Monday, July 18, 2016

War and Peace Book Review and Life Update

The Book Review(spoiler-free):

War and Peace

Does anyone else agree that this cover would better befit The Phantom of the Opera? :D 

The Story: War and Peace is the ridiculously long tale of  people living during the Russian-Napoleonic wars and their social interactions. It's chock full of romances, dancing, and "The Red Badge of Courage"-esque war scenes. 

My Opinion: This novel is so thick and complex it's difficult to gather all my thoughts into a readable review. 

Basically, I was impressed by the layered exploration of human interactions Tolstoy accomplished here. The cast of characters was also fresh and well-developed. 

What didn't impress me was...well, a few things: 

1). The lack of drive. 

For the first few hundreds of pages, the plot slouched, skipping from one conversation at such-and-such a social gathering to another. It tightened near the end, except the--

2). epilogue 

The epilogue was nearly entirely superfluous. I liked one Goodreads reviewer's idea of slicing it out with an Exacto knife and saving yourself the pain of carrying around that bulk of paper and ink. Up until then, Tolstoy had stayed away from any really ridiculous tangents (like Hugo's), but the last 40 pages of the epilogue could've practically been condensed into a single paragraph. 

The Content Warning: 

Some Marvel-level language. It was pretty mild, if frequent, except a half dozen uses of some nastier words. When you divide how many pages there were by the instances of serious language, it isn't that bad. But if I ever obtain a copy of this, I might take a Sharpie to a couple words. :)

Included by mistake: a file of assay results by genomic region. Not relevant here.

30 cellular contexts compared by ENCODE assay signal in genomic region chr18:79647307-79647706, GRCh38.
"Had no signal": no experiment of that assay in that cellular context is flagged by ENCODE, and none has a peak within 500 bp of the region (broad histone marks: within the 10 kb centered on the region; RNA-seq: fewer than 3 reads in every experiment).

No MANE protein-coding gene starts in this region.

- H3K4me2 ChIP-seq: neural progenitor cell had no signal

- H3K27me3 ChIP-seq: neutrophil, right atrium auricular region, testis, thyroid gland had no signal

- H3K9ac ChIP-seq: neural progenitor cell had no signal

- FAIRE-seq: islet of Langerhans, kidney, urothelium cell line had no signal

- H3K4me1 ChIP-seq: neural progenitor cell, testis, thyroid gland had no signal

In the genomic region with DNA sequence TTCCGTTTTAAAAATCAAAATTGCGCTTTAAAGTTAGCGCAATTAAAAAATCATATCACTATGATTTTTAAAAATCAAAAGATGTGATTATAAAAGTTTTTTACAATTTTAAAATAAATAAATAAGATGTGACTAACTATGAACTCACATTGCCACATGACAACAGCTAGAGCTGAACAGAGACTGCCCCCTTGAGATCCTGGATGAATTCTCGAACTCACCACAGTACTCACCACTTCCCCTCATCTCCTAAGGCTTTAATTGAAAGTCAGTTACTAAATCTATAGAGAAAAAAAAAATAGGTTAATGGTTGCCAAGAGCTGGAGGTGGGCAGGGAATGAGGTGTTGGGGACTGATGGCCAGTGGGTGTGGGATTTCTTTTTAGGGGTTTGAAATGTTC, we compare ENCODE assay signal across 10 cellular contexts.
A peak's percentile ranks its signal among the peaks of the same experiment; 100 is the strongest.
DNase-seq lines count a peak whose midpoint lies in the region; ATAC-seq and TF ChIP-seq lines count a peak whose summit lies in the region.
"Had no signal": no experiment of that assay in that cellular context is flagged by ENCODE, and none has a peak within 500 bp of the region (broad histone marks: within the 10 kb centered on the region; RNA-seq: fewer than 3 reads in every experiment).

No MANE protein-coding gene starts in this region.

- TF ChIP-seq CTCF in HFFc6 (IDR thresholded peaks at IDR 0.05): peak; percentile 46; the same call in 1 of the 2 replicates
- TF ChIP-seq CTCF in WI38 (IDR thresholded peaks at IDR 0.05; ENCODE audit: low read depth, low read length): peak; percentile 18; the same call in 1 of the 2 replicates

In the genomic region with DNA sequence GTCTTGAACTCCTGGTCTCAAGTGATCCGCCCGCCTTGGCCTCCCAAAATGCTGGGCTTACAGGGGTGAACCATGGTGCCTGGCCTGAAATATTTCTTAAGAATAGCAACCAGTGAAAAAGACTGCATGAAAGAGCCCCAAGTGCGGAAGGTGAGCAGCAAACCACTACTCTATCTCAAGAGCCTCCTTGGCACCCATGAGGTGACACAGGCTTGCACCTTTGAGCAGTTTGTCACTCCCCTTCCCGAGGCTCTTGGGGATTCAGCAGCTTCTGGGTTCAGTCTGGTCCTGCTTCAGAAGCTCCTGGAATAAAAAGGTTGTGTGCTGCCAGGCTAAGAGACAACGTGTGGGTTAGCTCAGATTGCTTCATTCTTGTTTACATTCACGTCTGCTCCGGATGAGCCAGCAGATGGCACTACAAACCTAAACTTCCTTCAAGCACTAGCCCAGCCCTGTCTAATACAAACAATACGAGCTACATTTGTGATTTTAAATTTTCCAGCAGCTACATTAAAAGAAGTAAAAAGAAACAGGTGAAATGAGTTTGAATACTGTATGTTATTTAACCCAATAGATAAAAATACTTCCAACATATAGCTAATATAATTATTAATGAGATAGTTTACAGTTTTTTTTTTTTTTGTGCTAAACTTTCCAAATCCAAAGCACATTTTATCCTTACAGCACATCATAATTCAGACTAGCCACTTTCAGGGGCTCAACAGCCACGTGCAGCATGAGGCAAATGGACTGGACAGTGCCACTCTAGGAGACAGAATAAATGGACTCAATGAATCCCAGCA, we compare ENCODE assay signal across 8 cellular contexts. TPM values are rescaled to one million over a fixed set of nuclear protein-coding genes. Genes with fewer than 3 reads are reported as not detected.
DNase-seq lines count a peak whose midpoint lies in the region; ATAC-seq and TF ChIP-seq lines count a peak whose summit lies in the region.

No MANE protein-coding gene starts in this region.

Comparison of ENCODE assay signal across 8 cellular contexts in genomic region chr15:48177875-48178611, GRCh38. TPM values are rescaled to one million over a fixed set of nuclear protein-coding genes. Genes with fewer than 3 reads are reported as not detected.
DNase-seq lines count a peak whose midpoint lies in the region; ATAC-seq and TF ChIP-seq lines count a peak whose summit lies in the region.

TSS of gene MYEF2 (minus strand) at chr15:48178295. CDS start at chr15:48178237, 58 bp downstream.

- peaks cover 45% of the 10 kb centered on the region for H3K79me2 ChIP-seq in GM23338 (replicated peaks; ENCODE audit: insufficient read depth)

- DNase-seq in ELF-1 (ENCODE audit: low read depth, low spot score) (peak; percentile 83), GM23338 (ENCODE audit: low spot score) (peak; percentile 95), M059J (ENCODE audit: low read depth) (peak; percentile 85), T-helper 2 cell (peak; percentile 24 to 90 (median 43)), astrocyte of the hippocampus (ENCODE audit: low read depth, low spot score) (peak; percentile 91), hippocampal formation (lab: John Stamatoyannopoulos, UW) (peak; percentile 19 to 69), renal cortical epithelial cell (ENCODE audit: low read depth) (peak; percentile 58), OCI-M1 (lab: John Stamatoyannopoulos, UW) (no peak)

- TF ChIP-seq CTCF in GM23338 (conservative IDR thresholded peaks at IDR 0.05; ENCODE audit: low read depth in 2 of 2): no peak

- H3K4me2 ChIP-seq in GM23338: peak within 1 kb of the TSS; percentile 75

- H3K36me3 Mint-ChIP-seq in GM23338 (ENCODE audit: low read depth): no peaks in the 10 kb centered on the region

Many of the conflicts hinged on mature content and there were some suggestive comments, especially among the soldiers. 

Lastly, this is WAR and Peace, so you can expect some violence. 

The Conclusion:

Apparently the Russian writer Mikhail Prishvin, upon finishing his twelfth War and Peace read, wrote in his diary that he finally understood his life. 

I may not read it twelve times, but I can agree with Mr. Prishvin that this gargantuan mass called a book offers a powerful study of life, frivolity, love, death, war, and peace. 

And who knows, maybe I will read it again someday. Until then I just look forward to returning to normal life and a healthy sleep schedule. :D 

The Life Update 

Now that I have finished War and Peace, I'm ending the hiatus I announced in this post, which means that you should start getting my comments back in your comment boxes. :) 

While I was "gone", I added a poll on the sidebar that you may answer if you are so inclined. 

And thank you all again for your comments on my Blogoversary post. It is now my most commented-on post:) 

Well, that's all I have for now. Until next time! :D                                           


  1. "For the first few hundreds of pages..." Haha! Those massive 19th century tomes...

    Excellent review! This is on my probably-TBR list, for the far future ;) I most likely like it fairly well. I did enjoy his Anna Karenina much more than I expected to, so here's hoping.

    Huzzah for your return!!

    1. Right?! You've read Les Mis. You should know;)

      Ahh, I have a list like that. Those challenging books that I shooouuuld read, but for now I'd rather not exhaust my mind thinking on those monsters. xD Hmmm, I rather think I'd enjoy Anna Karenina. Someday:)

      Thank you for the huzzah and comment, Olivia! :D


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